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Colorado to allow donations in bitcoin for political campaigns


Colorado is set to join the ranks of American states that legalized the collection of donations in bitcoin for political campaigns. According to the local media, the state is currently considering a bill authorizing contributions in cryptocurrencies.

Secretary of State Wayne Williams made this offer last week. According to the details of the project, donations in bitcoin will have to be made in accordance with the same rules as regular contributions. Because of the volatility of the currency, the exact amount of such donations will be determined at the time of the deposit.

The state government said it welcomes public opinion on this issue. Anyone can contact the office of the secretariat of Colorado before May 23, to make their suggestions.

Donations are an integral part of the American political landscape and sometimes play a big role in political events. Bitcoin and cryptocurrencies can really influence political campaigns. The Federal Electoral Commission (FEC) in 2014 approved cryptocurrencies as a way of financing election campaigns, deciding to classify contributions such as “non-monetary donations”.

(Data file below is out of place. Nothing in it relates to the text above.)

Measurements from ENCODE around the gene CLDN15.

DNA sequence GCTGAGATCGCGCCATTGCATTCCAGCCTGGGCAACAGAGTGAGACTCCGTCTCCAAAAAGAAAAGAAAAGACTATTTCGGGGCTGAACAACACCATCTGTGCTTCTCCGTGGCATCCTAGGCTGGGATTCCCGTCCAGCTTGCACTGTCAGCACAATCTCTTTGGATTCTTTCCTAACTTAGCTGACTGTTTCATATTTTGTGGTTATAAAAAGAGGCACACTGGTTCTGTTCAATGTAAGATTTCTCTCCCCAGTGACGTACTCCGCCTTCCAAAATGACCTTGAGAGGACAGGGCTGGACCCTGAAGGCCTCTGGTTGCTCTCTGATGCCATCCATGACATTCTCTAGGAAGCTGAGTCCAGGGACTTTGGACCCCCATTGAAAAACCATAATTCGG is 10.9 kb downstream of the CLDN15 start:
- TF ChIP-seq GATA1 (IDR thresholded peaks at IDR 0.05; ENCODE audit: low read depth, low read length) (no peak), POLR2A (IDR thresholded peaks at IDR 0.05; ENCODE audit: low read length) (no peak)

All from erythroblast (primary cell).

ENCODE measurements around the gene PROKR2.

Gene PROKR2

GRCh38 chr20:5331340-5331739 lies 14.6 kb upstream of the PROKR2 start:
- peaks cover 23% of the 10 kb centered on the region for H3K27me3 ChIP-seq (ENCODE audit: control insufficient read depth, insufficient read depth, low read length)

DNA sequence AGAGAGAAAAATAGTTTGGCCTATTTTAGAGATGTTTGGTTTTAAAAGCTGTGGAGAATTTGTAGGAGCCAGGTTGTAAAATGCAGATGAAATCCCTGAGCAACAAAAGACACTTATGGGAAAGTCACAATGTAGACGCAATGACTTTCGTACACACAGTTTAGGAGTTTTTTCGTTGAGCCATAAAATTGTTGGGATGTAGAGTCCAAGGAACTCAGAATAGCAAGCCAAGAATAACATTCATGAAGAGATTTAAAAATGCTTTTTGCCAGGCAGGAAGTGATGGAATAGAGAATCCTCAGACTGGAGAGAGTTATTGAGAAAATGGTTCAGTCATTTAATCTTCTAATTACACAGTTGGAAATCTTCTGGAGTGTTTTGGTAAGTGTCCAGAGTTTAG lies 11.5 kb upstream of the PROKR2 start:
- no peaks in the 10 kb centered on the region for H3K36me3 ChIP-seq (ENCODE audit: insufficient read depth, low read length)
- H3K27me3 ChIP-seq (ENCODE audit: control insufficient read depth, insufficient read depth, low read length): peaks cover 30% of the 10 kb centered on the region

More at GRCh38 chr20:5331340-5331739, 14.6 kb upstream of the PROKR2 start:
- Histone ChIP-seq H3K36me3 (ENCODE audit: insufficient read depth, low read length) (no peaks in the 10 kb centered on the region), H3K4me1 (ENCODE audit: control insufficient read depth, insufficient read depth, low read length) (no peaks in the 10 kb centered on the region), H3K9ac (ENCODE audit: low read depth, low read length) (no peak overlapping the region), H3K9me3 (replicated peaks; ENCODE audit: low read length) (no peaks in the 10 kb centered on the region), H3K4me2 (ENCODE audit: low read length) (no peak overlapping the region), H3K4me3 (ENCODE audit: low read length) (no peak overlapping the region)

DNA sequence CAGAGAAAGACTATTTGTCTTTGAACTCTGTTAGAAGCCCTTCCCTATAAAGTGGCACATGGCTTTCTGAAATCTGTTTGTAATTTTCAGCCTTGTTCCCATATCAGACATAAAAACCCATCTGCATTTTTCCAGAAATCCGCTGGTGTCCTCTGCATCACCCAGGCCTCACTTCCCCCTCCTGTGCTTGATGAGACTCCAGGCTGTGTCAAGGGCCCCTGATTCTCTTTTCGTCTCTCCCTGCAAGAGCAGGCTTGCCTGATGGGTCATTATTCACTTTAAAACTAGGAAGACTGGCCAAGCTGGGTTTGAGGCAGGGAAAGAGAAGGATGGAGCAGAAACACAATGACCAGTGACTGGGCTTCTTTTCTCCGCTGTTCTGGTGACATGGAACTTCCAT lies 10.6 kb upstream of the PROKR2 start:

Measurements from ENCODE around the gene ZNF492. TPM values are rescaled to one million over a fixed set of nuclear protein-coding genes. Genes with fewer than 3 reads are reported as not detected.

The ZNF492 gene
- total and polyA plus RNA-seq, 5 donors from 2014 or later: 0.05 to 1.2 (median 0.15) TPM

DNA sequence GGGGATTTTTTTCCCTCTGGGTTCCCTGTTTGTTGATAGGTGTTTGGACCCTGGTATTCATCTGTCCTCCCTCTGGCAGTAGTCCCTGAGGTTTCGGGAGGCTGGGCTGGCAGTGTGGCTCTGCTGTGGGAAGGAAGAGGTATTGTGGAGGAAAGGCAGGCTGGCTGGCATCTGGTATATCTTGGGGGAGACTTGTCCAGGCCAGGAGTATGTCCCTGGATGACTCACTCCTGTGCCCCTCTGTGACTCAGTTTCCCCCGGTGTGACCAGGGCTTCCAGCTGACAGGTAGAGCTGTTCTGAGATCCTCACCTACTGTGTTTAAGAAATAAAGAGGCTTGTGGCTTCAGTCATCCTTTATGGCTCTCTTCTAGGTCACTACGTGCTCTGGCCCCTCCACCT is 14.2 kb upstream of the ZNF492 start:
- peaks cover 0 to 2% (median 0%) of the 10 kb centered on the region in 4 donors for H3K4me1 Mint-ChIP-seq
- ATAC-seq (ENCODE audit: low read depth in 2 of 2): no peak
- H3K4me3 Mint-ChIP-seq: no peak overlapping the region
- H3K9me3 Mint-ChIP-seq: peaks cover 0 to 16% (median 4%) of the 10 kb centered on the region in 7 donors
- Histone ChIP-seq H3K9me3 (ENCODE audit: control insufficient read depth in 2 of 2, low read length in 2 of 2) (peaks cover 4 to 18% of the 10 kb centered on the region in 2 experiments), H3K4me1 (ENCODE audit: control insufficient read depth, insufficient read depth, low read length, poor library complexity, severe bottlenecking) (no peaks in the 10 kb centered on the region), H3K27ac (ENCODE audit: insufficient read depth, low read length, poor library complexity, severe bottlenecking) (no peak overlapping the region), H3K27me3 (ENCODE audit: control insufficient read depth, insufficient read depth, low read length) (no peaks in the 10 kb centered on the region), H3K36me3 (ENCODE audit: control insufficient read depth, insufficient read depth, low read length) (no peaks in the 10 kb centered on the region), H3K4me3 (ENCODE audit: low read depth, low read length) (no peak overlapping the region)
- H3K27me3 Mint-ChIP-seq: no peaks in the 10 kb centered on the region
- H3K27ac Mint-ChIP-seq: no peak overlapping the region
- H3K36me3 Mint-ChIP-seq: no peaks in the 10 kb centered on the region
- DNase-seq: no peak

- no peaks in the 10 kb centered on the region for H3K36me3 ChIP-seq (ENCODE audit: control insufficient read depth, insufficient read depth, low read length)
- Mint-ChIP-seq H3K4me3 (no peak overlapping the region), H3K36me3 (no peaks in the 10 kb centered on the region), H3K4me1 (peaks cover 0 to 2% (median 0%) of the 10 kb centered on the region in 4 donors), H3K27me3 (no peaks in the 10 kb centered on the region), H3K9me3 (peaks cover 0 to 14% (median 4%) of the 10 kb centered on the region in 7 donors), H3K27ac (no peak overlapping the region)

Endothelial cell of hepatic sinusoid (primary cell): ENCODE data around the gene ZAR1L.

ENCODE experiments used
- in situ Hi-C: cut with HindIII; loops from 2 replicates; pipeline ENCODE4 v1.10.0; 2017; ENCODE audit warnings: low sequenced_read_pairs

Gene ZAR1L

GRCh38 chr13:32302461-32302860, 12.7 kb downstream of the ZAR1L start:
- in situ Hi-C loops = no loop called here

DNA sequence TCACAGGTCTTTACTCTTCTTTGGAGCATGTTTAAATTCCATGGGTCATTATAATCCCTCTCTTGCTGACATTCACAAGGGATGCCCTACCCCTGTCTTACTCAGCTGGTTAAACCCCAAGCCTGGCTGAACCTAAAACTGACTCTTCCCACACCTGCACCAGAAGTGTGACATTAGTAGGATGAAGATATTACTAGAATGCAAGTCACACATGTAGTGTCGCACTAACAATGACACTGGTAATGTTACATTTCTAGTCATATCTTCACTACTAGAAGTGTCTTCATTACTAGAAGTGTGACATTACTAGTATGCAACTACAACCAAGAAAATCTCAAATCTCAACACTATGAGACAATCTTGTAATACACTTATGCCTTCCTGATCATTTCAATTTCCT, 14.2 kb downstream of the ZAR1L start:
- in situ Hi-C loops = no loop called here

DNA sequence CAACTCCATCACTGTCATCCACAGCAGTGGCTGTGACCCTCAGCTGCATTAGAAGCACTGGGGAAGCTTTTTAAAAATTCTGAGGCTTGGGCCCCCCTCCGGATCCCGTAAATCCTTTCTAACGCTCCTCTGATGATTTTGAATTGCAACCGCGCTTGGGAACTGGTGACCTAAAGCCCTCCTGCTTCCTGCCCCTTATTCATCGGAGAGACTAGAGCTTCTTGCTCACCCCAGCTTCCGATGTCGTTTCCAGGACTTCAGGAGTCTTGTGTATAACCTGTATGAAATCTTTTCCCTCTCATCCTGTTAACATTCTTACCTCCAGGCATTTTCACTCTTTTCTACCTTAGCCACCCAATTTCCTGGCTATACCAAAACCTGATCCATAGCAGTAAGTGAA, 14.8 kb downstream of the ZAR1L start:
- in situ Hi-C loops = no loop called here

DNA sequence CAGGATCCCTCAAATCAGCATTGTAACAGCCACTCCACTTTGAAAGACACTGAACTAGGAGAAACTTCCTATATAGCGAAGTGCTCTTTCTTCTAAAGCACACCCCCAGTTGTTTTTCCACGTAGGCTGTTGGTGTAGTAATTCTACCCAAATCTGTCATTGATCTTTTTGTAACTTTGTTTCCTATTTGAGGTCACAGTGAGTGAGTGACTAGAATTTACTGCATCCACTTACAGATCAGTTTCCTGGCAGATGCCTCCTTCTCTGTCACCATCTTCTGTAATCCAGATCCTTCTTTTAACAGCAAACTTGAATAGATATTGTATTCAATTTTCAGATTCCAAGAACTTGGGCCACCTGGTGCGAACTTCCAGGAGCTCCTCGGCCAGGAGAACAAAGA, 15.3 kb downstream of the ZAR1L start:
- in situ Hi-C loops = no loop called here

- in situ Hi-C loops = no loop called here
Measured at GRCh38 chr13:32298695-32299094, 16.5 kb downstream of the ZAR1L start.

The state of New Hampshire was the first to approve this trend in 2014 when Republican Andrew Hemingway became the first US politician who agreed to accept donations in Bitcoin. Rand Paul also received donations in bitcoin in his presidential election race in 2015.

To date, the largest donation in the cryptocurrency for the political campaign has become 0,244 BTC (4 500 dollars), received by Austin Petersen from Missouri.

There are those who oppose the adoption of cryptocurrency for the financing of political campaigns. Issues related to the anonymity and risk of “dirty money” being channeled into politics are headed by a list of objections to this trend. The lack of full transparency in crypto-transactions, apparently, contradicts the philosophy of political donations in America. There is also a volatility problem that can complicate fundraising. Even Suzanne Styert, deputy secretary of the state of Colorado, agrees. She noted:

It’s going to be an accounting problem, potentially, for campaigns who want to use it.



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